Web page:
The human α-galactosidase A cDNA encoding the precursor form of this polypeptide has the following nucleotide sequence and amino acid sequence: ##STR1##
Hence, the recombinant baculoviruses of the present invention provide high level, stable expression of biologically active human α-galactosidase A. The stable expression of high levels of biologically active human α-galactosidase A is unique to the present invention. Such expression and activity is particularly high in insect cell cultures infected with these recombinant baculoviruses in this preferred expression system, especially Sf9 cells. Recombinant α-galactosidase A activity is present in the culture medium as well as the cells, with the majority of the activity found in the culture medium. Extracellular, recombinant enzyme activity is thus achieved by the present invention. Furthermore, the expression system of the present invention provides glycosylated α-galactosidase A which is biologically active. The α-galactosidase A activity can be measured using a fluorescent substrate, 4-methylumbelliferyl -α-D-galactopyranoside, for example.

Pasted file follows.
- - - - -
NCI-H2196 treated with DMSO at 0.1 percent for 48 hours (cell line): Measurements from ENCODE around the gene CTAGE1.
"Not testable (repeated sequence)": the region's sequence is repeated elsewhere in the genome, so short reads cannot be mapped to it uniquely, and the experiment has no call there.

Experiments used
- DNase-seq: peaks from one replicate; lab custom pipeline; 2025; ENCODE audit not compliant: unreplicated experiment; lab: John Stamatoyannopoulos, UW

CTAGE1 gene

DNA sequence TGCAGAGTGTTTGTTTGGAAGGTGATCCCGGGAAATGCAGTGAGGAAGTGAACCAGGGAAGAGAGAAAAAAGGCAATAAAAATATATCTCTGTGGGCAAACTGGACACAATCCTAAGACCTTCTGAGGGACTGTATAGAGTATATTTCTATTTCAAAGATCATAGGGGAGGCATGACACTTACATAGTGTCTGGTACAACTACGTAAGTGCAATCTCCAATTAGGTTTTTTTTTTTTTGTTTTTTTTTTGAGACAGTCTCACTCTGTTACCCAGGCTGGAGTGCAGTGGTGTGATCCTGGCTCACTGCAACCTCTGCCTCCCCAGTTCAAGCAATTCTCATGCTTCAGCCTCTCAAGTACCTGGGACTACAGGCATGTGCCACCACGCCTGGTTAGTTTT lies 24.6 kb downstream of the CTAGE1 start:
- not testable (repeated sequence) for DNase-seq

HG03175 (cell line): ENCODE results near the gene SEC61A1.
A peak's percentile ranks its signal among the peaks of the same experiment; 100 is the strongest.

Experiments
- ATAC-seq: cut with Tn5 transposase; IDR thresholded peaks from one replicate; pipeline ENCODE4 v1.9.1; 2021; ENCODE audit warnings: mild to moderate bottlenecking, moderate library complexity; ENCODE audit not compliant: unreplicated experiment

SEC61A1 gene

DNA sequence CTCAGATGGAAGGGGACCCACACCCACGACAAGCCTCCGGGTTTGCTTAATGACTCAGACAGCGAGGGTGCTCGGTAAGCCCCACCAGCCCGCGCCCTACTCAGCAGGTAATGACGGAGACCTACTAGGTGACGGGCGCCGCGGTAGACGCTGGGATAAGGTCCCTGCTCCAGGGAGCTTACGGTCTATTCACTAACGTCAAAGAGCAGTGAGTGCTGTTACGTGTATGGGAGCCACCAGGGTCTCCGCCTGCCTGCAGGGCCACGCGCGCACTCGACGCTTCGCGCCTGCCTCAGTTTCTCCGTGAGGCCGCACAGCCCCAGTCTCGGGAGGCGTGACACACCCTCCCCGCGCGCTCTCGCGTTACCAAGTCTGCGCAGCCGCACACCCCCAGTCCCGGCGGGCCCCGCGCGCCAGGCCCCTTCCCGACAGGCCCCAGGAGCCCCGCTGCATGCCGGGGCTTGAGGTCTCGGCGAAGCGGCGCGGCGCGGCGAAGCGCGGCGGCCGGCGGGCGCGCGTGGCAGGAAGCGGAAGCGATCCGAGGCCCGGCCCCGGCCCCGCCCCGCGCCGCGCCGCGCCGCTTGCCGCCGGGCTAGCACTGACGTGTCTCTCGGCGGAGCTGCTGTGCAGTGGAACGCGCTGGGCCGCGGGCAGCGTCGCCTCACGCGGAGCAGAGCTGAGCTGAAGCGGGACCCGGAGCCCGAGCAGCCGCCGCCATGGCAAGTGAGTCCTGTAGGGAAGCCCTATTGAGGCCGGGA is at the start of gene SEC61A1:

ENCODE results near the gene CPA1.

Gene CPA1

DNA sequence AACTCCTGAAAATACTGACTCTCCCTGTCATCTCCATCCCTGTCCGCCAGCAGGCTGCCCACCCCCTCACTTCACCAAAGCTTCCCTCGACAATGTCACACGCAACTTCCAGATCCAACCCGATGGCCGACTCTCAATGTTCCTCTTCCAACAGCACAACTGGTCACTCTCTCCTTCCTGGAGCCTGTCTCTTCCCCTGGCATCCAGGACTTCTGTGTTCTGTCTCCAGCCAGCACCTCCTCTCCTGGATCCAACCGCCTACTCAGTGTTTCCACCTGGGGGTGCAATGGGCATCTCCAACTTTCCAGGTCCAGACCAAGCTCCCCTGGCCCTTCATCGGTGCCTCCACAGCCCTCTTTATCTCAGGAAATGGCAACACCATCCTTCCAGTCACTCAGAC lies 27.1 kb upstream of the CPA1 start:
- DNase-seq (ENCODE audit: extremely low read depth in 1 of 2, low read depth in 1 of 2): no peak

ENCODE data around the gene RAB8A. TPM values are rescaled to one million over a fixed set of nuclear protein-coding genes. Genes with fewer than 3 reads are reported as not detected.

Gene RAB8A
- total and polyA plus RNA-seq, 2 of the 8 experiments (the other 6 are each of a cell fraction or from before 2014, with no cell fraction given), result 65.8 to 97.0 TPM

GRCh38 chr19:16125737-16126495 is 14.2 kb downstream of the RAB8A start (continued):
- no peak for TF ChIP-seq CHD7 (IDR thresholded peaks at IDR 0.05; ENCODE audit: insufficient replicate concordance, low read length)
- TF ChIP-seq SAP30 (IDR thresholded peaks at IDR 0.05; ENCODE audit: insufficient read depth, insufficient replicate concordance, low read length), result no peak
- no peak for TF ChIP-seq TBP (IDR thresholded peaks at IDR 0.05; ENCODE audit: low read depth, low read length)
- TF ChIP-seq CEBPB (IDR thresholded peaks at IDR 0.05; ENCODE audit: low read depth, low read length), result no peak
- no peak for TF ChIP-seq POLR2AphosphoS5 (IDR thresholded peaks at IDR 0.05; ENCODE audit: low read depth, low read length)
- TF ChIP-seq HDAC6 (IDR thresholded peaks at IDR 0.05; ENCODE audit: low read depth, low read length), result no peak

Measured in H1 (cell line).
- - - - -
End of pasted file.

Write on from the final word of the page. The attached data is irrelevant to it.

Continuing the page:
Another aspect of the present invention provides homogeneous recombinant human α-galactosidase A. Homogeneous preparations are particularly useful for enzyme replacement therapy of Fabry disease and any other disease resulting from a deficiency of α-galactosidase A. Recombinant production of α-galactosidase A provides a plentiful source of active enzyme which was heretofore unavailable from natural sources or other recombinant sources. Apparently, the increased activity relative to the E. coli expression system already described is due to glycosylation and processing of the enzyme neither of which occurred when the α-galactosidase was expressed in E. coli.